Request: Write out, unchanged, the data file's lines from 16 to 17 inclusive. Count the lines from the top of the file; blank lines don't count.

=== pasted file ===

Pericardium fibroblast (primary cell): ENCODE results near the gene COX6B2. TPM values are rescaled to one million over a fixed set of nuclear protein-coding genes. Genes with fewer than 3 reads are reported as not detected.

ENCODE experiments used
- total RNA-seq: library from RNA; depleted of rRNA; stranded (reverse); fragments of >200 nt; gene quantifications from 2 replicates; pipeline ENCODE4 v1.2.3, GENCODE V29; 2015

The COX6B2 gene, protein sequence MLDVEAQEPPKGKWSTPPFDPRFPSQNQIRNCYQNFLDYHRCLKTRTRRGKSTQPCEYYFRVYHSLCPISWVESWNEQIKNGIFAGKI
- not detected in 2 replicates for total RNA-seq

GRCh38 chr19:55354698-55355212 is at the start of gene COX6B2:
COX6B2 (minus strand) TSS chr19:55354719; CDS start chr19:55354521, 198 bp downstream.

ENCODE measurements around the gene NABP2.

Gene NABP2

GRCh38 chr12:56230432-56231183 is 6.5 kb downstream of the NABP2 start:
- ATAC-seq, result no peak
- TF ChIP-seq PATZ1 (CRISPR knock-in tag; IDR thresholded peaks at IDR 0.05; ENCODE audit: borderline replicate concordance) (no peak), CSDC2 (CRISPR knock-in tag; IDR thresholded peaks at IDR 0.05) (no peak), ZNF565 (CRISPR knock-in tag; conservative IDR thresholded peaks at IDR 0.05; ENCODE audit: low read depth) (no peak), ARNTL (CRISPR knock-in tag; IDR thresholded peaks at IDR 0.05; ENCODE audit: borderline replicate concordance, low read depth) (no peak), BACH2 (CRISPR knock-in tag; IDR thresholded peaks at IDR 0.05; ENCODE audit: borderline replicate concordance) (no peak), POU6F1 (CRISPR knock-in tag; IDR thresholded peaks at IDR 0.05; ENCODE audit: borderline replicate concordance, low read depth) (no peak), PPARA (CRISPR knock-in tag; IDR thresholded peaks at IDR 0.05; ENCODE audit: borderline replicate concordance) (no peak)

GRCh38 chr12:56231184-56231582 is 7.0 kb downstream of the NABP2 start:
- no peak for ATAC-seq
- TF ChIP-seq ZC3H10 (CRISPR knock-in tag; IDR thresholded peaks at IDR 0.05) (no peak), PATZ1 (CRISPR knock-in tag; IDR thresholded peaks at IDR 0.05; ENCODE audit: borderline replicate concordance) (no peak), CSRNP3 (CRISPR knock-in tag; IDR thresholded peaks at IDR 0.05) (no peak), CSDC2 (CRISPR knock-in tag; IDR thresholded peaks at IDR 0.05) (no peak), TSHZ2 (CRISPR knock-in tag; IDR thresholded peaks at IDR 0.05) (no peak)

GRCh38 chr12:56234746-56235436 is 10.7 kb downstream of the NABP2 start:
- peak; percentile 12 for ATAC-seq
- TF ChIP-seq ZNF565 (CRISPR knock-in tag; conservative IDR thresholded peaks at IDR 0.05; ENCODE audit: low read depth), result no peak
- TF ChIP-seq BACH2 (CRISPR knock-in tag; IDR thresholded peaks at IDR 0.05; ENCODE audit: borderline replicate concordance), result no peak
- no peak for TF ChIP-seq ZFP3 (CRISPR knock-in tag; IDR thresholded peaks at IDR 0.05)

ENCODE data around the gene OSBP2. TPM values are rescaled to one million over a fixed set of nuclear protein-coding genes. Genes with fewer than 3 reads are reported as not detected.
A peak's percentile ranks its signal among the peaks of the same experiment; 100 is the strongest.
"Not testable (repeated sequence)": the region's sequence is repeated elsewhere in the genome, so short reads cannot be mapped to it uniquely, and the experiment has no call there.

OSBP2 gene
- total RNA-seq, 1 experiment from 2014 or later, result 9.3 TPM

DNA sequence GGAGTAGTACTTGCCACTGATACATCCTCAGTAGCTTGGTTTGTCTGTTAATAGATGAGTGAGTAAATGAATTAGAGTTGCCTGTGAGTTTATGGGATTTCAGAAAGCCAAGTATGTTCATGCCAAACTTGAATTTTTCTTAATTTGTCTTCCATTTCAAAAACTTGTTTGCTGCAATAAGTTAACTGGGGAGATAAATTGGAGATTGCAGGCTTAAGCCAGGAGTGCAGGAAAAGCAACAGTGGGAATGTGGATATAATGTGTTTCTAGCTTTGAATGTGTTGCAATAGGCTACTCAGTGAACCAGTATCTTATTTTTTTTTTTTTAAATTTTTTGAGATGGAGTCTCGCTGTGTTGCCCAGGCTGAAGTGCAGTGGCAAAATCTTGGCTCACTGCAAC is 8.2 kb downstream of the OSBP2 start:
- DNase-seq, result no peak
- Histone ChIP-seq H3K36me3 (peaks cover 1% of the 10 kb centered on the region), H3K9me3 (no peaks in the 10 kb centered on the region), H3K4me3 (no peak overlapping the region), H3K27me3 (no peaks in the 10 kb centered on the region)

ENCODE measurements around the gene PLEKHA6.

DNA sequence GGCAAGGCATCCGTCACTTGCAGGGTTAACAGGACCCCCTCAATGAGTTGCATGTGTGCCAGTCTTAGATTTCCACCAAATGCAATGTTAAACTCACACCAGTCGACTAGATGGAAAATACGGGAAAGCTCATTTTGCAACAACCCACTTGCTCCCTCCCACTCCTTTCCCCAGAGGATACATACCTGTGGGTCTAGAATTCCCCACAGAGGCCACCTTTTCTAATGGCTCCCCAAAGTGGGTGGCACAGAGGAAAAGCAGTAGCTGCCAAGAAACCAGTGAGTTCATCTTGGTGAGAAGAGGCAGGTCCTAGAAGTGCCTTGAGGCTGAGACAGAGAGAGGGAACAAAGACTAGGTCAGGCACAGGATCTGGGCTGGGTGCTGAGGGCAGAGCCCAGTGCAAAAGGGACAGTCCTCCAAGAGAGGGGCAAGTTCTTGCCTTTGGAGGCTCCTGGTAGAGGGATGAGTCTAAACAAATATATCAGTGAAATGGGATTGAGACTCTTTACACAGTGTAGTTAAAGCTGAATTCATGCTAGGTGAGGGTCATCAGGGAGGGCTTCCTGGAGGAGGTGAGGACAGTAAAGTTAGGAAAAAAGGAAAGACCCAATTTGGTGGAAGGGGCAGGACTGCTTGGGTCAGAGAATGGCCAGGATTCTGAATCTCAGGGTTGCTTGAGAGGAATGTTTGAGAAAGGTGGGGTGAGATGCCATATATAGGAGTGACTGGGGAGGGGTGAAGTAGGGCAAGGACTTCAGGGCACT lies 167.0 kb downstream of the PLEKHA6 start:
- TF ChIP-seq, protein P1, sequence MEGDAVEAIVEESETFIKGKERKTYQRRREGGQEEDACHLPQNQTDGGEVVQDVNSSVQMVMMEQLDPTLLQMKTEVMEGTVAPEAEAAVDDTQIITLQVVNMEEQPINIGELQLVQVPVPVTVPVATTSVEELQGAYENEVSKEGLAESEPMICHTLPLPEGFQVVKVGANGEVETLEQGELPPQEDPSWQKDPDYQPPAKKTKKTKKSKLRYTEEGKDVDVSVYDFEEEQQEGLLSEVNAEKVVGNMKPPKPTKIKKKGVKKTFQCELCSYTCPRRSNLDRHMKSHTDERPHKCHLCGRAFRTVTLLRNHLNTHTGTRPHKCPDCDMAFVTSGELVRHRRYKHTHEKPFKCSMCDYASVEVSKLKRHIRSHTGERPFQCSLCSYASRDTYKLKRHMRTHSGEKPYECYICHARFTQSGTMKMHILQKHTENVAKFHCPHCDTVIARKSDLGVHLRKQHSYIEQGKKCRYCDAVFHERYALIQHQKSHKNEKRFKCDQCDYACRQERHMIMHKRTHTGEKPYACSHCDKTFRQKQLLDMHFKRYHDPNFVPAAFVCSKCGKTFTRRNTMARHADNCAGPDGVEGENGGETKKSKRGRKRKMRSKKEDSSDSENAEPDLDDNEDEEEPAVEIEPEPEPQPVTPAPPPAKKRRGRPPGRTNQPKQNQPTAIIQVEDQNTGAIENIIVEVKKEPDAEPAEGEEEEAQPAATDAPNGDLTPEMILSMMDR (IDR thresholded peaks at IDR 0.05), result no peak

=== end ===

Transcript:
GRCh38 chr12:56234746-56235436 is 10.7 kb downstream of the NABP2 start:
- peak; percentile 12 for ATAC-seq